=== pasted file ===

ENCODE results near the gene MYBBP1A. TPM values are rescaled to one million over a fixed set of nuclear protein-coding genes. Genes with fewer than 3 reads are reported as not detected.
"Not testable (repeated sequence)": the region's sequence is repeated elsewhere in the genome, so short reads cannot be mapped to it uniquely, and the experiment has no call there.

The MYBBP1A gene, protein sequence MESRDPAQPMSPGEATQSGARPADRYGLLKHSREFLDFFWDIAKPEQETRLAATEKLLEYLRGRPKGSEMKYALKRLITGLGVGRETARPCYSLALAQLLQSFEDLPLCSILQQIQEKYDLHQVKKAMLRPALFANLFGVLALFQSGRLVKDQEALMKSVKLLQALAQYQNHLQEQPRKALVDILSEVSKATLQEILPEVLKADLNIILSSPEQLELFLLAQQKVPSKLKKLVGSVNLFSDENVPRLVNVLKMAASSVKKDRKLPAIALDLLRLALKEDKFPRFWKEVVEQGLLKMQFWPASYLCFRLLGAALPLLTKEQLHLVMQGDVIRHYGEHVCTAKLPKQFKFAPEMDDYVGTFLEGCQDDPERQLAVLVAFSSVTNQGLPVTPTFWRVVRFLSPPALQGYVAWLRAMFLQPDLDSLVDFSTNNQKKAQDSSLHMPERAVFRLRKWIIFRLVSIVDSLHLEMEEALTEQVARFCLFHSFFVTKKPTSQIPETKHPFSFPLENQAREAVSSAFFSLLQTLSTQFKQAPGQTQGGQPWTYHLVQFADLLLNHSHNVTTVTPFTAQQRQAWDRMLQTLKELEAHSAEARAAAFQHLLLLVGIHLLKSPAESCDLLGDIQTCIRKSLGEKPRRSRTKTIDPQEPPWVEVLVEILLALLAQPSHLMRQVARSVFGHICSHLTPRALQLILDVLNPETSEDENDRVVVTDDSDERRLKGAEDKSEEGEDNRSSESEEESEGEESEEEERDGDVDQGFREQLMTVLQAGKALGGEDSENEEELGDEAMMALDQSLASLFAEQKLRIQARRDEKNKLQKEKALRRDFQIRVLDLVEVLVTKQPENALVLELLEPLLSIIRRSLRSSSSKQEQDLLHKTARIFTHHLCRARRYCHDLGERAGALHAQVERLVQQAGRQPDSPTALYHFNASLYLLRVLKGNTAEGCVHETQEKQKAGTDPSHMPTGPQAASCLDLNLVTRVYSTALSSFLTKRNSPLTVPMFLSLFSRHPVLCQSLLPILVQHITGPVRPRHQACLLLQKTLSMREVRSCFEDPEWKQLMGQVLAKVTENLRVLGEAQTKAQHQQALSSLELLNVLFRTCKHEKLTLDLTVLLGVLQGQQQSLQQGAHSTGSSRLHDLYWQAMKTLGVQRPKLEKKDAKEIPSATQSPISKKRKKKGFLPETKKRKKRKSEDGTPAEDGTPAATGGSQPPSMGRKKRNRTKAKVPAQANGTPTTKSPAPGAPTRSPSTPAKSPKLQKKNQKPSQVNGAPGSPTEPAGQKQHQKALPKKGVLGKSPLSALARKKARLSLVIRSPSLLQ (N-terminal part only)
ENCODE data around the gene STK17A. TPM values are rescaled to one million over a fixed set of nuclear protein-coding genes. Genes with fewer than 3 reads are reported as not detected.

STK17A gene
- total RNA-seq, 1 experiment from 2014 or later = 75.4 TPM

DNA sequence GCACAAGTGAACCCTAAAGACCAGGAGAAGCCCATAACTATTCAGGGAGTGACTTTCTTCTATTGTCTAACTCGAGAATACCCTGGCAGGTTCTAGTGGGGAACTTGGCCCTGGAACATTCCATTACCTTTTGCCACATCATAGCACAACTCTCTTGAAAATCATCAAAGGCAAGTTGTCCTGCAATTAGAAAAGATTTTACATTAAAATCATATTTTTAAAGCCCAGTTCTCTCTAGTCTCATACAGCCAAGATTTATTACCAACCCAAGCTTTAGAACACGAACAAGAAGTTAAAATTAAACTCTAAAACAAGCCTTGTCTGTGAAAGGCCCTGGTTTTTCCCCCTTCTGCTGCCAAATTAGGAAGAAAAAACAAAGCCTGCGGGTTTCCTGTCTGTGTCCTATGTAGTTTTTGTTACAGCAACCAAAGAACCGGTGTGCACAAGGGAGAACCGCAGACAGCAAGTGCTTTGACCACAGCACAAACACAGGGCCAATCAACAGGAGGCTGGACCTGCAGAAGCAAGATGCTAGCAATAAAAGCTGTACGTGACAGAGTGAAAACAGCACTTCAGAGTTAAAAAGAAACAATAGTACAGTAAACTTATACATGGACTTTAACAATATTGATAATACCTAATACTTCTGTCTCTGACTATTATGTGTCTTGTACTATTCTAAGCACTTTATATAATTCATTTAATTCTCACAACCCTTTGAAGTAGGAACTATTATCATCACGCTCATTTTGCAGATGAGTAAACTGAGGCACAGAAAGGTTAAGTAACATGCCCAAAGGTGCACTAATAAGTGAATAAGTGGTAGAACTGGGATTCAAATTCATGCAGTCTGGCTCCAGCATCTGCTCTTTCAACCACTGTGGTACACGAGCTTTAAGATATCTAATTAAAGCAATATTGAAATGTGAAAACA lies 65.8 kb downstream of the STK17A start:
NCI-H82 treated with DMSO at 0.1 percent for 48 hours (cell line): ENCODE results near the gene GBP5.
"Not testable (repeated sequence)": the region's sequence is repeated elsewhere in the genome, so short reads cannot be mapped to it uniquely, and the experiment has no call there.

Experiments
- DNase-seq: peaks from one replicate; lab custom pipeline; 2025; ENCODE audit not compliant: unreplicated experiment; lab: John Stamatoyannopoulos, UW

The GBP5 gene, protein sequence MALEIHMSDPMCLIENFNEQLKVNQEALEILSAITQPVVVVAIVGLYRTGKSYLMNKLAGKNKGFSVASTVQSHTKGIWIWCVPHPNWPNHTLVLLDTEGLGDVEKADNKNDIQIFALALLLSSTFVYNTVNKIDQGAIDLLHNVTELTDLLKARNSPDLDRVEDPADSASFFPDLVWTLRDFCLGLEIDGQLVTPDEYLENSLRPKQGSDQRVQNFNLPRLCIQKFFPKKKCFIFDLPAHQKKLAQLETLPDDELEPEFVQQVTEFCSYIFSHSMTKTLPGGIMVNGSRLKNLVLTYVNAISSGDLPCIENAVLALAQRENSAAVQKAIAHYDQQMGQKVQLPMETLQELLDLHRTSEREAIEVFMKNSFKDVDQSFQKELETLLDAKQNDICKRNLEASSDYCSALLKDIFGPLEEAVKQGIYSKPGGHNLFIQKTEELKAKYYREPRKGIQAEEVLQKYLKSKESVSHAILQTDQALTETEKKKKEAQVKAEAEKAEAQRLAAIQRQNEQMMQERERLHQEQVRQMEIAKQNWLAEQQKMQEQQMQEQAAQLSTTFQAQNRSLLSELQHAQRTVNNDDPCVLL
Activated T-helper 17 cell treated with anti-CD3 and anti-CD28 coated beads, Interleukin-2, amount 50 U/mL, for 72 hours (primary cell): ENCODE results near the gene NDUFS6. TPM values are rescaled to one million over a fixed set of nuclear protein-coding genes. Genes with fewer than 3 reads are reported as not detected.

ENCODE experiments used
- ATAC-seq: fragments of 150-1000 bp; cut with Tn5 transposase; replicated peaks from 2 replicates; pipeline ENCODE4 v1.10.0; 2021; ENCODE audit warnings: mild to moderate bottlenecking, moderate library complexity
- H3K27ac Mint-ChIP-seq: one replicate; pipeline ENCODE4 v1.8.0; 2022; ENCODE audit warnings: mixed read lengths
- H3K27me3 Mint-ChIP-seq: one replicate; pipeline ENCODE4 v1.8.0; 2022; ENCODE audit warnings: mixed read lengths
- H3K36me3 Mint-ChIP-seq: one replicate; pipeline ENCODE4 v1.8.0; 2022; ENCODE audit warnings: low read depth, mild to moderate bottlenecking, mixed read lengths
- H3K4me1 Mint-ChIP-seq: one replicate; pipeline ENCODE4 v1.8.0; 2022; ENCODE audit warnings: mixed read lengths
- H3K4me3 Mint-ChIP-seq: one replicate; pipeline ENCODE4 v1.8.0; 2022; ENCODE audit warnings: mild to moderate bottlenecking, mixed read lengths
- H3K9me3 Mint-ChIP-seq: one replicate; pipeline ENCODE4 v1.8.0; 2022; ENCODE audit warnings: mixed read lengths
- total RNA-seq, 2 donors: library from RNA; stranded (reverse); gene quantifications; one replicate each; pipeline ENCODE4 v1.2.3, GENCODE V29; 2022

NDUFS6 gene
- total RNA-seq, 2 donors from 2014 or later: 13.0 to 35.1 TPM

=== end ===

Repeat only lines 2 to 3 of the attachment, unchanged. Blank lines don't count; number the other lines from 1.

"Not testable (repeated sequence)": the region's sequence is repeated elsewhere in the genome, so short reads cannot be mapped to it uniquely, and the experiment has no call there.

The MYBBP1A gene, protein sequence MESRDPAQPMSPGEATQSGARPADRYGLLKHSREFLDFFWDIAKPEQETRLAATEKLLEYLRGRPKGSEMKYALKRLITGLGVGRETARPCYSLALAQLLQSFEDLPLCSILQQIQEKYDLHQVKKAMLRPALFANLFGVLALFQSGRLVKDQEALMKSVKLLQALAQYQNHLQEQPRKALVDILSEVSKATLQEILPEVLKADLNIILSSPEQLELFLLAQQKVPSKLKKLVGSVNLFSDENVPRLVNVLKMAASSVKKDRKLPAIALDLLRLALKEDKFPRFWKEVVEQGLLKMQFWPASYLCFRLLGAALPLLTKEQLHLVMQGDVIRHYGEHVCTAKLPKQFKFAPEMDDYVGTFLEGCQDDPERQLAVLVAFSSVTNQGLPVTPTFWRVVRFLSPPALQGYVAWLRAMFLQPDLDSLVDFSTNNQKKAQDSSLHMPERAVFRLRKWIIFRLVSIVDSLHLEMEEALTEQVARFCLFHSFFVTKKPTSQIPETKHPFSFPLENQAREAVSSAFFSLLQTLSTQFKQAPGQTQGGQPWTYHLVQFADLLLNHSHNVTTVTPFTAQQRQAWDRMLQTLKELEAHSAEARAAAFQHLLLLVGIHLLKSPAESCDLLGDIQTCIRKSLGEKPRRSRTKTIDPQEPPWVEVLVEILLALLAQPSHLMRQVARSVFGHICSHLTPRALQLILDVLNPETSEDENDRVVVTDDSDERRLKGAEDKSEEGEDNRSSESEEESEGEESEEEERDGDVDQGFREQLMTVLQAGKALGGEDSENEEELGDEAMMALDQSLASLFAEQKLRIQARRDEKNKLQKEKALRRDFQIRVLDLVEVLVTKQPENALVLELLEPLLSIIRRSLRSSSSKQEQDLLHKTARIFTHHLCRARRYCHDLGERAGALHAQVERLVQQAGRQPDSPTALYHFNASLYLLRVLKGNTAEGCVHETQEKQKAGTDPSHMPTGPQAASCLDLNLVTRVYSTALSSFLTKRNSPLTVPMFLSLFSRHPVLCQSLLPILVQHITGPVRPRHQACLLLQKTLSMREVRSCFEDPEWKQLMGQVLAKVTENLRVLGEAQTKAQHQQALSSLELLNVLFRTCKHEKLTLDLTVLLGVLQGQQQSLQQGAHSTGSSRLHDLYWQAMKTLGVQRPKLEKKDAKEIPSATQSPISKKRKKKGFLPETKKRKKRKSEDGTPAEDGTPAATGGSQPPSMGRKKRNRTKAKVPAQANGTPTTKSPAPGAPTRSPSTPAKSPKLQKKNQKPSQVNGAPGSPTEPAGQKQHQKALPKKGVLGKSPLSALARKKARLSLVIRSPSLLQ (N-terminal part only)